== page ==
One of the great strengths of the UK’s Open University is its extensive infrastructure, which provides face-to-face tuition through a network of more than 7000 part-time tutors throughout the UK and Europe. This support network, combined with in-house production of high-quality text and BBC-produced videos, provides students with much more than is commonly implied by the phrase ‘distance teaching’! Moreover, students on many courses must attend residential schools (e.g. a one-week summer school to gain experience conducting Biology experiments), providing an additional layer of support. About 10% of students have genuine difficulty attending such residential schools, and increasingly we have started to think about addressing the needs of students at a greater distance from our base in the UK. This is where the Virtual Summer School comes in.

The Cognitive Psychology Virtual Summer School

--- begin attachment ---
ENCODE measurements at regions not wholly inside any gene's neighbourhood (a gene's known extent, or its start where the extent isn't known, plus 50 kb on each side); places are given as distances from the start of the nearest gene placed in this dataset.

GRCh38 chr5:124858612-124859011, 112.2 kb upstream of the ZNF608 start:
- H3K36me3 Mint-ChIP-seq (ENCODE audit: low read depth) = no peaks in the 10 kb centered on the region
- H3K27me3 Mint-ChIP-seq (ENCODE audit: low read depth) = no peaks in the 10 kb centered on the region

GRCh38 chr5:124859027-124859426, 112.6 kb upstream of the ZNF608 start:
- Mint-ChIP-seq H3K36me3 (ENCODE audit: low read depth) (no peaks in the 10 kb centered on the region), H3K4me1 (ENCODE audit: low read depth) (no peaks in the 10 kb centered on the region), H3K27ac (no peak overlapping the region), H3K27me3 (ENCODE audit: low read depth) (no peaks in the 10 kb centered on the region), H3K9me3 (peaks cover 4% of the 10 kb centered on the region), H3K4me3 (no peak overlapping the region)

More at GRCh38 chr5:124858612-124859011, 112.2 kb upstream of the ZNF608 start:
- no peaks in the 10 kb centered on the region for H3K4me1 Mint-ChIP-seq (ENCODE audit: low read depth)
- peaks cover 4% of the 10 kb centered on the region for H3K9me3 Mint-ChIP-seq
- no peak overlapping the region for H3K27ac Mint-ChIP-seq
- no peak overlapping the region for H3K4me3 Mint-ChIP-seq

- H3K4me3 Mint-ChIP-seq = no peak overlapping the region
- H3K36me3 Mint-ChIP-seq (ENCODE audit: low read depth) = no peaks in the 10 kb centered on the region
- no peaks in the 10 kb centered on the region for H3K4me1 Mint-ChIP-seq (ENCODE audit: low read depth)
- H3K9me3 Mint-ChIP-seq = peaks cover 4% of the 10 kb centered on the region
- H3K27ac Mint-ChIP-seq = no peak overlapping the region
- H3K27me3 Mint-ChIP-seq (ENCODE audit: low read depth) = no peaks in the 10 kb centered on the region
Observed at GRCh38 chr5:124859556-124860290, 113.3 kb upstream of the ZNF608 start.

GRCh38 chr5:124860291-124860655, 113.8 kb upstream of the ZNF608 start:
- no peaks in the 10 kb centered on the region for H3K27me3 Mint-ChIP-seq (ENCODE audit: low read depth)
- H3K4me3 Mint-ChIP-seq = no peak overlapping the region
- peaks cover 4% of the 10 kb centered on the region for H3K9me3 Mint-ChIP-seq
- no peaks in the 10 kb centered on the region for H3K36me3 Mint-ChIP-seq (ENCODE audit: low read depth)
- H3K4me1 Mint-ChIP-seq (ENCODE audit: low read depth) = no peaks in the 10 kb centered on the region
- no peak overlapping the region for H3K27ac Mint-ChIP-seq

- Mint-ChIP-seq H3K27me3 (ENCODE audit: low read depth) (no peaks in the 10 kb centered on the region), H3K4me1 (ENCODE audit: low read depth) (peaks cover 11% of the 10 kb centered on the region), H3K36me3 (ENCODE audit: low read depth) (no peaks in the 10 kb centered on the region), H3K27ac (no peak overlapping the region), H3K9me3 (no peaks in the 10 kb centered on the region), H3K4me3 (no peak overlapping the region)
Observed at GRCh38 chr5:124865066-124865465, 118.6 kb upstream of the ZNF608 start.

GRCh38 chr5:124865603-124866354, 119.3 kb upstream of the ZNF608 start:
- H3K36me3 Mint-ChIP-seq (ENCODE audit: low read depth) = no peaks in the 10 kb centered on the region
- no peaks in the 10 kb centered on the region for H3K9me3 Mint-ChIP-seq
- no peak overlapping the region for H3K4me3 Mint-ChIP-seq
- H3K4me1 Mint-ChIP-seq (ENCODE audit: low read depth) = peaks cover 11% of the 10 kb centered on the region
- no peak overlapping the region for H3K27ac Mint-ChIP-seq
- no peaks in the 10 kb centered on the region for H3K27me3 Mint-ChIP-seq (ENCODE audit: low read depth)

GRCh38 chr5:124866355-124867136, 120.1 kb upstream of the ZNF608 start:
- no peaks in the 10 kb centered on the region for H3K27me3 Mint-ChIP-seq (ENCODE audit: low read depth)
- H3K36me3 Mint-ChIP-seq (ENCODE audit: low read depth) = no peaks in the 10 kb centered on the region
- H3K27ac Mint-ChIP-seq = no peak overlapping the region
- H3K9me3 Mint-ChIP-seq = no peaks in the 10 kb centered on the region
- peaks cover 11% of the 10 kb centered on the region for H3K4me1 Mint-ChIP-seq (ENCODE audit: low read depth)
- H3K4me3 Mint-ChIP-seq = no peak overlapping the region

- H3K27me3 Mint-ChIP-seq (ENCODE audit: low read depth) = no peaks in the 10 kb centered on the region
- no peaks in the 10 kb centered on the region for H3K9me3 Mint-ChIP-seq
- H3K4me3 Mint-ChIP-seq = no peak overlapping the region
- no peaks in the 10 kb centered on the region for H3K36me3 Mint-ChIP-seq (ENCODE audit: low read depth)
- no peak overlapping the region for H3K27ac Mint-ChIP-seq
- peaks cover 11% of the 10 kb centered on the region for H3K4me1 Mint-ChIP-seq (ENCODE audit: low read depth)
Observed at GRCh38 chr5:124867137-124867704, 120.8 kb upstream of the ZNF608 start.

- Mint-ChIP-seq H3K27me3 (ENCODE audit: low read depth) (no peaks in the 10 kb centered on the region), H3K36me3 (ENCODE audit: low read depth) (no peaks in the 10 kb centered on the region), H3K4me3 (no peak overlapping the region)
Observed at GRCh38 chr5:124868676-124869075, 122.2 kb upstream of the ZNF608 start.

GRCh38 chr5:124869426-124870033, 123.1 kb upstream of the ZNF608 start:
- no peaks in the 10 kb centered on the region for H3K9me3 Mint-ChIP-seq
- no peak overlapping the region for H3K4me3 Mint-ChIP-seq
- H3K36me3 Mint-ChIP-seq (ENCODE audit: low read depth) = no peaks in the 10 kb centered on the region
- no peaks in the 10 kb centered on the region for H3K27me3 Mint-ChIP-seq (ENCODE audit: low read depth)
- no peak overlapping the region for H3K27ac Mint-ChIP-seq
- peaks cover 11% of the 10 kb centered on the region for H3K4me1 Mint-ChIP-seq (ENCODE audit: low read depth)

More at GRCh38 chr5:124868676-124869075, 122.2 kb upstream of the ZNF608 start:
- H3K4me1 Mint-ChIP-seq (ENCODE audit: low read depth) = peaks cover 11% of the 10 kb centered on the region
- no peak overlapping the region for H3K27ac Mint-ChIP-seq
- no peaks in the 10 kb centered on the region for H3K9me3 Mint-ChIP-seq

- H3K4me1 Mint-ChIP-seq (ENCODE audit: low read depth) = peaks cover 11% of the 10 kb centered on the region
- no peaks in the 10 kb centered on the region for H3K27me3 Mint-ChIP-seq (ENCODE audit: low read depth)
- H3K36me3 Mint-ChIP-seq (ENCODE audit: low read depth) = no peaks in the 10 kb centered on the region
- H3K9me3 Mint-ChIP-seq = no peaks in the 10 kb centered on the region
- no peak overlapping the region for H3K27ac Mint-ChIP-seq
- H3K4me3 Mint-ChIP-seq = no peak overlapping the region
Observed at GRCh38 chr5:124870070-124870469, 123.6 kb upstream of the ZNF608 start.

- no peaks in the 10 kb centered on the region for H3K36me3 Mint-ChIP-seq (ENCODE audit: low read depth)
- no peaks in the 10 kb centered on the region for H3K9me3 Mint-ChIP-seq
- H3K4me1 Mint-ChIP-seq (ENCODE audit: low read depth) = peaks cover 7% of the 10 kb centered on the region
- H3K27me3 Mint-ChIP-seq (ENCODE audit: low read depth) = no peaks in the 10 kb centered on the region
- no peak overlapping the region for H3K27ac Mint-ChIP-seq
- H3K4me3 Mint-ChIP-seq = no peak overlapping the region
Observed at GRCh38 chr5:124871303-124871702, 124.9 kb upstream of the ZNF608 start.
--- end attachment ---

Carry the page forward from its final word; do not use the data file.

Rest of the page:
In August and September 1994, a Virtual Summer School (VSS) for Open University undergraduate course D309 Cognitive Psychology enabled students to attend an experimental version of summer school ‘electronically’, i.e. from their own homes using a computer and a modem. VSS students were able to participate in group discussions, run experiments, obtain one-to-one tuition, listen to lectures, ask questions, participate as subjects in experiments, conduct literature searches, browse original journal publications, work in project teams, undertake statistical analyses, prepare and submit nicely formatted individual or joint written work, prepare plenary session presentations, and even socialize and chit-chat, all without ever leaving their homes. The term ‘Virtual Summer School’ was used to mean that the software packages supplied to students emulate many aspects of a residential summer school, but without requiring physical attendance. As with many other Open University activities, we feel that face-to-face tuition and peer group interaction would still be preferable if it could be achieved. However, there are sometimes circumstances which preclude physical attendance, so we want to provide the best possible alternative. Virtual Summer School was a first step in this direction. This year, it was only an experimental option for a dozen already-excused students, which gave us a low-risk entry in order to assess the viability of the approach.